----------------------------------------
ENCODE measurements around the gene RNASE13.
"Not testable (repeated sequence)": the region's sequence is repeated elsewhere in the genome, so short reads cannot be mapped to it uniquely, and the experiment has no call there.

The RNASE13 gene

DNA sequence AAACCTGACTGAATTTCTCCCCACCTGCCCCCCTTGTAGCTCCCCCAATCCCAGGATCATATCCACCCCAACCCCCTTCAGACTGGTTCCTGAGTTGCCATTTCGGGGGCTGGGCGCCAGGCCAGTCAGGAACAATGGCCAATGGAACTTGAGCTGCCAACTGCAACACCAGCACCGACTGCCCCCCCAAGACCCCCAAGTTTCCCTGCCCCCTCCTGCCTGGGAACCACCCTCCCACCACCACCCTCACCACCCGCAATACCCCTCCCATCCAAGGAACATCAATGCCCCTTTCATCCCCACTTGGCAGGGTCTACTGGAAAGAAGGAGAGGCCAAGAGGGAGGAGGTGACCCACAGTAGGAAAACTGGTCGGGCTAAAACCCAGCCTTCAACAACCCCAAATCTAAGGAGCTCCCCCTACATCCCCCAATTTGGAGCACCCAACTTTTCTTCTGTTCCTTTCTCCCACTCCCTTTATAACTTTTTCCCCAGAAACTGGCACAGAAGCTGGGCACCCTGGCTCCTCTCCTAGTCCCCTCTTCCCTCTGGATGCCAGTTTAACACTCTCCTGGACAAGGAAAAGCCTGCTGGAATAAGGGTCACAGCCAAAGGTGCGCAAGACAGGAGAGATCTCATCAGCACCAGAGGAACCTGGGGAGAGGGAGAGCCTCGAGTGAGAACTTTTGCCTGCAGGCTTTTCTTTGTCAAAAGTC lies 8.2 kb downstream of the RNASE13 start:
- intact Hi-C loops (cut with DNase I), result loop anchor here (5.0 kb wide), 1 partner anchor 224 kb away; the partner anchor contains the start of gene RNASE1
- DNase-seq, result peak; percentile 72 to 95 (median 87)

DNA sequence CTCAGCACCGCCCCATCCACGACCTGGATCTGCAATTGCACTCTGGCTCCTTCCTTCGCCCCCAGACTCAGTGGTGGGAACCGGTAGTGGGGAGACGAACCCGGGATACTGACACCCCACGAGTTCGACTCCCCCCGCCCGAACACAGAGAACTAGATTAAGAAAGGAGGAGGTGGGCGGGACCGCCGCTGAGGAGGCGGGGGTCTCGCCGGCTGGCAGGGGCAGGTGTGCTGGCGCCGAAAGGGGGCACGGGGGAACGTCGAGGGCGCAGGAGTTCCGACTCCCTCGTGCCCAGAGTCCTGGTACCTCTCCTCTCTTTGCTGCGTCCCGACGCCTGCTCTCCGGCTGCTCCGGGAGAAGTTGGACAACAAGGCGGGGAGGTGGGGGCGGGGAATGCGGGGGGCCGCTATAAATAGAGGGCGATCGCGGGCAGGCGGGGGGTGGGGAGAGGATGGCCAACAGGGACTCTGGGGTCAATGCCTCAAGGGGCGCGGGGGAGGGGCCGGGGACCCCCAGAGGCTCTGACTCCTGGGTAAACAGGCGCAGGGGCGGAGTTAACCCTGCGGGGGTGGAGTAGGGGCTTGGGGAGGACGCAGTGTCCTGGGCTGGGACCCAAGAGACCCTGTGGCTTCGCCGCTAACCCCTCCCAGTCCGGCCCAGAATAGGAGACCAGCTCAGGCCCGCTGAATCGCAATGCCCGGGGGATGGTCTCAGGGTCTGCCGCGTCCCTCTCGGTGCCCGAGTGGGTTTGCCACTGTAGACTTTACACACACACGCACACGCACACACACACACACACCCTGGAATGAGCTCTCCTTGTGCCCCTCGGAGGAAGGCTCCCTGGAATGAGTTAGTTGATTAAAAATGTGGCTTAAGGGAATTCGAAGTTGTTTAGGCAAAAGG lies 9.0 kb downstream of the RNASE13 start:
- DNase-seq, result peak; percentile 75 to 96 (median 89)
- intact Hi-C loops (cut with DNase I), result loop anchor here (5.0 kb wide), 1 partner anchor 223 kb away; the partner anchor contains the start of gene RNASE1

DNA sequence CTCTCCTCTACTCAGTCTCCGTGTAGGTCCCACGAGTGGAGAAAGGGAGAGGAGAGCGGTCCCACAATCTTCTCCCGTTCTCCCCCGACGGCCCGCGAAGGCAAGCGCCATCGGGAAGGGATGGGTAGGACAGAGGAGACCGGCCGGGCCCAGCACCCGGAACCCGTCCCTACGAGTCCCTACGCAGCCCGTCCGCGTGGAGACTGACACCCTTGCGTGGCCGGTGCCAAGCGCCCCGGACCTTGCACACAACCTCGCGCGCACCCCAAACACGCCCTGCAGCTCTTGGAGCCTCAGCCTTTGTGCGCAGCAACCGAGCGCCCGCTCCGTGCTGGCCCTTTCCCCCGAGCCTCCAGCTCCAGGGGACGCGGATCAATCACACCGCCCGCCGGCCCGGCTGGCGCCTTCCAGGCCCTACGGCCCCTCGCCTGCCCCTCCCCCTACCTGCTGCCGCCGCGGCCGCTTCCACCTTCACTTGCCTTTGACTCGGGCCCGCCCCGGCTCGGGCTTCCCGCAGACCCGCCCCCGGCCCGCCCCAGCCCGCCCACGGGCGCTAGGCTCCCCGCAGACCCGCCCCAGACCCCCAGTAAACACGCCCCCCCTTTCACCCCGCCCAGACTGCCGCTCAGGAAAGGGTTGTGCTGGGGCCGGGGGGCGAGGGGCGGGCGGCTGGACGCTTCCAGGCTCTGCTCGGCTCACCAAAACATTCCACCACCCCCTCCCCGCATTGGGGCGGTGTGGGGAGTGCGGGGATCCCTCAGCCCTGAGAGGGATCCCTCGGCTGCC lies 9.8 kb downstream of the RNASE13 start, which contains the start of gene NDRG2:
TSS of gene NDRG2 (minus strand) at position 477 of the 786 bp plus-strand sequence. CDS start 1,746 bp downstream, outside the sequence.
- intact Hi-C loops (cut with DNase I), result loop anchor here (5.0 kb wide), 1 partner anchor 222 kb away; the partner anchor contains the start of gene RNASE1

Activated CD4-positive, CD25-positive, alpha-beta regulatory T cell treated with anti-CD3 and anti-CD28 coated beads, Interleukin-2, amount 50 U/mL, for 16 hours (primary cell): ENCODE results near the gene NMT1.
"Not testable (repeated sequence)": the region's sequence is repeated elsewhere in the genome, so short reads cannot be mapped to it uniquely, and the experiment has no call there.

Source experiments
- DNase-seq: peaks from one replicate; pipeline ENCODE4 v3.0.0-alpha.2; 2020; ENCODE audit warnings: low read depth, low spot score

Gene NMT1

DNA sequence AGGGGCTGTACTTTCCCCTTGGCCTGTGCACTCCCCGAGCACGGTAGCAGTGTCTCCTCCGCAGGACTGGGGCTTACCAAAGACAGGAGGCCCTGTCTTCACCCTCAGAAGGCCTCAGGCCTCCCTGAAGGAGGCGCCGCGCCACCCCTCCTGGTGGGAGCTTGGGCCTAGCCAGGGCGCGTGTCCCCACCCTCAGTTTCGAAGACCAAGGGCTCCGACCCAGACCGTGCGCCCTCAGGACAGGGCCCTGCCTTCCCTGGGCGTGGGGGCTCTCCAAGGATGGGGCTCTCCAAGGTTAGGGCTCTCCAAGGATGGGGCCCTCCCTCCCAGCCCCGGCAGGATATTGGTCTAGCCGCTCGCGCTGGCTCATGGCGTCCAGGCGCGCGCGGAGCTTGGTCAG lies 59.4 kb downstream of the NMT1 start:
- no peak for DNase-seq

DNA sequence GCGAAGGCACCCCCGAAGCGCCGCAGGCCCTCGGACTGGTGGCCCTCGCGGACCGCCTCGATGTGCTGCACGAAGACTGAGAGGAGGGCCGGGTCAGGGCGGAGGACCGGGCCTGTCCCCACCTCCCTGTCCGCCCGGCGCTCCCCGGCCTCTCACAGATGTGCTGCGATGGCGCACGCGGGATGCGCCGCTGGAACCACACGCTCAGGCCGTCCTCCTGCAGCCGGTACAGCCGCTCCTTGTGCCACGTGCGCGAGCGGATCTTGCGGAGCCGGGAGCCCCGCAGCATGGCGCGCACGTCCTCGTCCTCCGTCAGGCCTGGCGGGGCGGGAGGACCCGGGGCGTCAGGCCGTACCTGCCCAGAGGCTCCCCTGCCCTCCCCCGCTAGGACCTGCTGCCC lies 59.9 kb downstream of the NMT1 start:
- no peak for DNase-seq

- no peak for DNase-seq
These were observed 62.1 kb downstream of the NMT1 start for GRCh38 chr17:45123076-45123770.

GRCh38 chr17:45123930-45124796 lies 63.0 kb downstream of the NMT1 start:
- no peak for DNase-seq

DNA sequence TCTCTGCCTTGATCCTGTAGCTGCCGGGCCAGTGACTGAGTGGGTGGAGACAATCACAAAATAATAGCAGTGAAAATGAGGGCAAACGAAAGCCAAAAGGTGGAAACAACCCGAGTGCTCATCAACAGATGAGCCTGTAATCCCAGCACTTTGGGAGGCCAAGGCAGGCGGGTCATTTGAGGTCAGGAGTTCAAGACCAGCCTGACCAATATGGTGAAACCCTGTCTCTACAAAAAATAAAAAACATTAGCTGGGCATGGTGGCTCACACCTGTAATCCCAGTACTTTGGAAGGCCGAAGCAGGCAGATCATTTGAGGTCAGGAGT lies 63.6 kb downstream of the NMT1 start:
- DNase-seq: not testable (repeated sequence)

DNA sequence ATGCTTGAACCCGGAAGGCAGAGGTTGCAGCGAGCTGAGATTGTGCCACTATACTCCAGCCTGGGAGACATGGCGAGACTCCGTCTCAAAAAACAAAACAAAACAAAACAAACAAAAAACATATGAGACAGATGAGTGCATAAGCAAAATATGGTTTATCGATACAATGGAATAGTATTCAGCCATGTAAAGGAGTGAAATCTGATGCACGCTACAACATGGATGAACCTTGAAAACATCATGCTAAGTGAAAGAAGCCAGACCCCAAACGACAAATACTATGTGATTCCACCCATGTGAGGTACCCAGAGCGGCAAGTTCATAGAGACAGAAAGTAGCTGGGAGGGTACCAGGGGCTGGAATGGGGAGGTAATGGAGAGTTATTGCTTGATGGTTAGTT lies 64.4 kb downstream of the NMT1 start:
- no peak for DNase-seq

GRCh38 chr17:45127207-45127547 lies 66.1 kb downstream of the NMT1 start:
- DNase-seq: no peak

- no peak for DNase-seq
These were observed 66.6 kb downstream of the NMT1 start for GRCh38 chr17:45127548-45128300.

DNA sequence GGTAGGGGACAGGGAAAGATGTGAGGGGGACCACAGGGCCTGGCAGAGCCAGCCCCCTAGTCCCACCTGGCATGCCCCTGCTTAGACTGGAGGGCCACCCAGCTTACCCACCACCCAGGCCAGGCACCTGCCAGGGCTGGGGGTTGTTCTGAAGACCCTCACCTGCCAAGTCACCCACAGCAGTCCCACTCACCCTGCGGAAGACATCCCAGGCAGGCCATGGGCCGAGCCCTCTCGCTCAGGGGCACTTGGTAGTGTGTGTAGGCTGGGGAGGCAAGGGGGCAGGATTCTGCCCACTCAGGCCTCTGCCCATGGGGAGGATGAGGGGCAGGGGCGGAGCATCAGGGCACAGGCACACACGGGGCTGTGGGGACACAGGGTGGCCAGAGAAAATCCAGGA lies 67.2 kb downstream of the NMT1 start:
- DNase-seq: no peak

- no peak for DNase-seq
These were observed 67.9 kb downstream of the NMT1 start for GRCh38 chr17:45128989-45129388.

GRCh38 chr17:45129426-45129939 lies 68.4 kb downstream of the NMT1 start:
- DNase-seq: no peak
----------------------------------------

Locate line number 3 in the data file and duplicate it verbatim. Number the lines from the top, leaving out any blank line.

The RNASE13 gene